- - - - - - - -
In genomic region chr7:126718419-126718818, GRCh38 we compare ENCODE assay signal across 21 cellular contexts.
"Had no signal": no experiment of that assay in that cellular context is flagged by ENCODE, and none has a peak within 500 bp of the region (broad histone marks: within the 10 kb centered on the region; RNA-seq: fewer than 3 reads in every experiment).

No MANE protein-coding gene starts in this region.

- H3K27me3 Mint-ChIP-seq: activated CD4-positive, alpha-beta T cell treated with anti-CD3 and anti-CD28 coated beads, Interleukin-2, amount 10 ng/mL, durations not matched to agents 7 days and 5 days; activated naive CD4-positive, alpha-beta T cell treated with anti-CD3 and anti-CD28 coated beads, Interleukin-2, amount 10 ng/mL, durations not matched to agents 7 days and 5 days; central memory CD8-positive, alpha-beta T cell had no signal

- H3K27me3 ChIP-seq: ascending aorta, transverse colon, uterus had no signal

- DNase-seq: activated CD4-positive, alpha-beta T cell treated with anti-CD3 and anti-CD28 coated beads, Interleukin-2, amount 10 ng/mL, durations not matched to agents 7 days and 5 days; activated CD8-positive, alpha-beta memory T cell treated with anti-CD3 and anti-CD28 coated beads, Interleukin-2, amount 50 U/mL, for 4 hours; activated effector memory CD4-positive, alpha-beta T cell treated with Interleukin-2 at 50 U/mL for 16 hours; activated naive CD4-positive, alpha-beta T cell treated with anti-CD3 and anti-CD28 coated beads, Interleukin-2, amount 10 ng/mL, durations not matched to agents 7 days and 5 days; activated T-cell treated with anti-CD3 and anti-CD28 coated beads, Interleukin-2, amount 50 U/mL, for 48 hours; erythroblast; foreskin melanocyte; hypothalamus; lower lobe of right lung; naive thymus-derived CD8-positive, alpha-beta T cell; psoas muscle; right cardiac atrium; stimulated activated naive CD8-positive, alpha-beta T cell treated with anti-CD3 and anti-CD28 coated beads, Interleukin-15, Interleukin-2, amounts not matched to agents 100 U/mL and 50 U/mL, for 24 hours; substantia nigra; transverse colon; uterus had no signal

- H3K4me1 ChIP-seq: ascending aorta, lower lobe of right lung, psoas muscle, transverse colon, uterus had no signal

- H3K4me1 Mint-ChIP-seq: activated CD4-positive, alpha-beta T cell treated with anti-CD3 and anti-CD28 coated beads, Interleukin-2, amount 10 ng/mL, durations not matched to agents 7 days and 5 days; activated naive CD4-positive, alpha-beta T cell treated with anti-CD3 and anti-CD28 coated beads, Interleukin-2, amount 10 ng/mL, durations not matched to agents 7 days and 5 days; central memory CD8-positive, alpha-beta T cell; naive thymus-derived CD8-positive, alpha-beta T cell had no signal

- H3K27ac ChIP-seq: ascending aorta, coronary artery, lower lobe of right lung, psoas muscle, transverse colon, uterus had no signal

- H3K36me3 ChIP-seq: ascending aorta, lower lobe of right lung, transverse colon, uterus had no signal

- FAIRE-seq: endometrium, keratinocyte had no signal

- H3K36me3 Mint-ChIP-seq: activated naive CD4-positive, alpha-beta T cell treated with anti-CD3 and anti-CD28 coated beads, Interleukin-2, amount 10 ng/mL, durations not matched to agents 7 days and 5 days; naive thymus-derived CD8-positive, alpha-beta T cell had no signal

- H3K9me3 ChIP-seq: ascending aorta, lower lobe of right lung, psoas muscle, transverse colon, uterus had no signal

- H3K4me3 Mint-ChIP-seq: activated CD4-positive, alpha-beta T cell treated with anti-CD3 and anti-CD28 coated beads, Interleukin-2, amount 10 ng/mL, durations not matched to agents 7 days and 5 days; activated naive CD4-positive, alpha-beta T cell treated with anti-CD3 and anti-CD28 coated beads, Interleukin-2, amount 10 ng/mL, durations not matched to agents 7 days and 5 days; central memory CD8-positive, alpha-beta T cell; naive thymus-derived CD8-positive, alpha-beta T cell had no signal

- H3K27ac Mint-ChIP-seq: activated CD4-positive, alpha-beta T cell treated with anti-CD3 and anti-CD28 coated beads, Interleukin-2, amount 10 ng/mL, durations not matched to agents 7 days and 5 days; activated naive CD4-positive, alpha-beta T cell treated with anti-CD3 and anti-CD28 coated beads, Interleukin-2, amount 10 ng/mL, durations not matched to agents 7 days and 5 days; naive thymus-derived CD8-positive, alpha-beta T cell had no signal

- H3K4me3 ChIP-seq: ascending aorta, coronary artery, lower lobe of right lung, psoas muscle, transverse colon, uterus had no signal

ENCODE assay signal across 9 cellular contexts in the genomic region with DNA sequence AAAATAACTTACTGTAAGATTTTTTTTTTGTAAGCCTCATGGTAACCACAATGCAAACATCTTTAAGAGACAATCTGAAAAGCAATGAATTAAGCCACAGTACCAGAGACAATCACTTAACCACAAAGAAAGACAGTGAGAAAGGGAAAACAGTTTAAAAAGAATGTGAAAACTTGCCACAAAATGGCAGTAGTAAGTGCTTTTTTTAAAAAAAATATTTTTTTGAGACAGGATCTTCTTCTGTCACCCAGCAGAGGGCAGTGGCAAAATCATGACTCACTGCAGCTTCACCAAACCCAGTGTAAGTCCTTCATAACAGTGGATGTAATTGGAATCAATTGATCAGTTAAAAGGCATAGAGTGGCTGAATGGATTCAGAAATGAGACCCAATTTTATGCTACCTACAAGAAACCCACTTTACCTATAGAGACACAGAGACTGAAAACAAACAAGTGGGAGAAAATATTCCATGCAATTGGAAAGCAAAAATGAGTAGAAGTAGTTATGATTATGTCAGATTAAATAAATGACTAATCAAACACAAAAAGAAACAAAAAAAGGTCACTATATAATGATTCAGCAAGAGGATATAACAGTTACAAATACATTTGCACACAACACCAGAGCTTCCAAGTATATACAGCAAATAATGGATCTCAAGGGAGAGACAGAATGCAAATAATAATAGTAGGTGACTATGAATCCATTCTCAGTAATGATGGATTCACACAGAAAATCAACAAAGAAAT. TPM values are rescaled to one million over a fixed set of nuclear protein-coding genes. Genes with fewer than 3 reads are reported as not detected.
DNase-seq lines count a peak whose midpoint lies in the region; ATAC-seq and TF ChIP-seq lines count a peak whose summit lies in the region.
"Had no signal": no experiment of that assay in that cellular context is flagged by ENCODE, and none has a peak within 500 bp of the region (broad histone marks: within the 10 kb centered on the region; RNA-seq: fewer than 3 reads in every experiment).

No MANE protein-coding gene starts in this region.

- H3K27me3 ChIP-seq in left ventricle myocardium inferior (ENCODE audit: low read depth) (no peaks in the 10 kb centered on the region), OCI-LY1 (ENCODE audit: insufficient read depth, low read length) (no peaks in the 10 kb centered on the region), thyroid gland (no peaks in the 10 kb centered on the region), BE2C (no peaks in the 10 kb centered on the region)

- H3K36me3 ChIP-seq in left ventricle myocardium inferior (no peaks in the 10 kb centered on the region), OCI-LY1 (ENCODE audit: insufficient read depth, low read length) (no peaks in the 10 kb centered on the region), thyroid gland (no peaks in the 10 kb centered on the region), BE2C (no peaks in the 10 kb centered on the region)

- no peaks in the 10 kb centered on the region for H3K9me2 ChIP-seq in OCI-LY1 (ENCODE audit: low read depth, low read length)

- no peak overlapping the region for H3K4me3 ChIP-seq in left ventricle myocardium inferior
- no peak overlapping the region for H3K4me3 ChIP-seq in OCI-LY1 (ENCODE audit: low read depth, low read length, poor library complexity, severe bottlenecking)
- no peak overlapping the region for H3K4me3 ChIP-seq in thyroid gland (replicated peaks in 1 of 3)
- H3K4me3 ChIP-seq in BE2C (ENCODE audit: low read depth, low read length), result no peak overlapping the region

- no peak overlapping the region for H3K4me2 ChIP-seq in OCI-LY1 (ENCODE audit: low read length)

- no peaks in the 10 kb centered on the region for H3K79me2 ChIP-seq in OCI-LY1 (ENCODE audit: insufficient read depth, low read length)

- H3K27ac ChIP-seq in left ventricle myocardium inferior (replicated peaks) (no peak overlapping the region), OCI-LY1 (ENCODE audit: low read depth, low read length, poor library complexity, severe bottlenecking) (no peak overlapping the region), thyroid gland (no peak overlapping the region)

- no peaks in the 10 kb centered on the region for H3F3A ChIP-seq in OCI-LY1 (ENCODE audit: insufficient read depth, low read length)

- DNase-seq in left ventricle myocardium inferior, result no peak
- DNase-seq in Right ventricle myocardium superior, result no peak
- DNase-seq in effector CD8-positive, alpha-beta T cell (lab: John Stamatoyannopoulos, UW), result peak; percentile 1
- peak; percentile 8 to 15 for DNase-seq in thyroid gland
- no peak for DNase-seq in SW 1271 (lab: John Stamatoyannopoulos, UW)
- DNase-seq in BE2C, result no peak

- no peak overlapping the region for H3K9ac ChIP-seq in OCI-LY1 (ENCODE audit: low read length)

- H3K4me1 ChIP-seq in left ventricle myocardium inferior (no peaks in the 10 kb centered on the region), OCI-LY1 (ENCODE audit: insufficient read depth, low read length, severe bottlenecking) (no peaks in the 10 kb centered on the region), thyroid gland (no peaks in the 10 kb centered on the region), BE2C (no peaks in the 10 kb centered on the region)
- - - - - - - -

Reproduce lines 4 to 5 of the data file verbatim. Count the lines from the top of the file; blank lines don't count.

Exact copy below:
- H3K27me3 Mint-ChIP-seq: activated CD4-positive, alpha-beta T cell treated with anti-CD3 and anti-CD28 coated beads, Interleukin-2, amount 10 ng/mL, durations not matched to agents 7 days and 5 days; activated naive CD4-positive, alpha-beta T cell treated with anti-CD3 and anti-CD28 coated beads, Interleukin-2, amount 10 ng/mL, durations not matched to agents 7 days and 5 days; central memory CD8-positive, alpha-beta T cell had no signal

- H3K27me3 ChIP-seq: ascending aorta, transverse colon, uterus had no signal